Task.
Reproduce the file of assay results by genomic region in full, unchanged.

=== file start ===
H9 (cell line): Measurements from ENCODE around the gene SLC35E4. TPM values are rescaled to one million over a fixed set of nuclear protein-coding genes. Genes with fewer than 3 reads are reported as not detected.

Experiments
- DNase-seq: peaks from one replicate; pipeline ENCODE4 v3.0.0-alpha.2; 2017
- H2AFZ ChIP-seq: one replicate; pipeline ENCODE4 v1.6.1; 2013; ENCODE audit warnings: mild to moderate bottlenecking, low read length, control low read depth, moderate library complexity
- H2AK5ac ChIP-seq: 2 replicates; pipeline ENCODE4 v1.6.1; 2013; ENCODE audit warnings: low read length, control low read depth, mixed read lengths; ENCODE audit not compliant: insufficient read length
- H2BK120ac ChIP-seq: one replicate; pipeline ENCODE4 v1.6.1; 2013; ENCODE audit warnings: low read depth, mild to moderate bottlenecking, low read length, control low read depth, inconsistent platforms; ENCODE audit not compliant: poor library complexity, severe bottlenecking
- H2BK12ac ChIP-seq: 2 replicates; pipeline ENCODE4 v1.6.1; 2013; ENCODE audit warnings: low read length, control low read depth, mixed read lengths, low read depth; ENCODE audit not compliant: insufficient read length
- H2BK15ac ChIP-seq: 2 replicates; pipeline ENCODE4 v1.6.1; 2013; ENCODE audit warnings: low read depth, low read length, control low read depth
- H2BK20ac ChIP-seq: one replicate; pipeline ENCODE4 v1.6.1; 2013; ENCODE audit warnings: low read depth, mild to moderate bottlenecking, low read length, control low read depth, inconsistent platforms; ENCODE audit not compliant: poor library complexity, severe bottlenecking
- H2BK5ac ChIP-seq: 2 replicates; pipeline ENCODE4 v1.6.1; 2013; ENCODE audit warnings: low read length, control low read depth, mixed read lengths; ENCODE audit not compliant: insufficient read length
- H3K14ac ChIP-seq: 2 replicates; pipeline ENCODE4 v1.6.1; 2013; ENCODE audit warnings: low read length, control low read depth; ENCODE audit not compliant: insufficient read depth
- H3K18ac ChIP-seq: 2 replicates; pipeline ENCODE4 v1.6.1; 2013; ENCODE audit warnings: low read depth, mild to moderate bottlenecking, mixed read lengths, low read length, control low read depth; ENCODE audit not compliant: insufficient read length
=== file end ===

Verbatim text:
H9 (cell line): Measurements from ENCODE around the gene SLC35E4. TPM values are rescaled to one million over a fixed set of nuclear protein-coding genes. Genes with fewer than 3 reads are reported as not detected.

Experiments
- DNase-seq: peaks from one replicate; pipeline ENCODE4 v3.0.0-alpha.2; 2017
- H2AFZ ChIP-seq: one replicate; pipeline ENCODE4 v1.6.1; 2013; ENCODE audit warnings: mild to moderate bottlenecking, low read length, control low read depth, moderate library complexity
- H2AK5ac ChIP-seq: 2 replicates; pipeline ENCODE4 v1.6.1; 2013; ENCODE audit warnings: low read length, control low read depth, mixed read lengths; ENCODE audit not compliant: insufficient read length
- H2BK120ac ChIP-seq: one replicate; pipeline ENCODE4 v1.6.1; 2013; ENCODE audit warnings: low read depth, mild to moderate bottlenecking, low read length, control low read depth, inconsistent platforms; ENCODE audit not compliant: poor library complexity, severe bottlenecking
- H2BK12ac ChIP-seq: 2 replicates; pipeline ENCODE4 v1.6.1; 2013; ENCODE audit warnings: low read length, control low read depth, mixed read lengths, low read depth; ENCODE audit not compliant: insufficient read length
- H2BK15ac ChIP-seq: 2 replicates; pipeline ENCODE4 v1.6.1; 2013; ENCODE audit warnings: low read depth, low read length, control low read depth
- H2BK20ac ChIP-seq: one replicate; pipeline ENCODE4 v1.6.1; 2013; ENCODE audit warnings: low read depth, mild to moderate bottlenecking, low read length, control low read depth, inconsistent platforms; ENCODE audit not compliant: poor library complexity, severe bottlenecking
- H2BK5ac ChIP-seq: 2 replicates; pipeline ENCODE4 v1.6.1; 2013; ENCODE audit warnings: low read length, control low read depth, mixed read lengths; ENCODE audit not compliant: insufficient read length
- H3K14ac ChIP-seq: 2 replicates; pipeline ENCODE4 v1.6.1; 2013; ENCODE audit warnings: low read length, control low read depth; ENCODE audit not compliant: insufficient read depth
- H3K18ac ChIP-seq: 2 replicates; pipeline ENCODE4 v1.6.1; 2013; ENCODE audit warnings: low read depth, mild to moderate bottlenecking, mixed read lengths, low read length, control low read depth; ENCODE audit not compliant: insufficient read length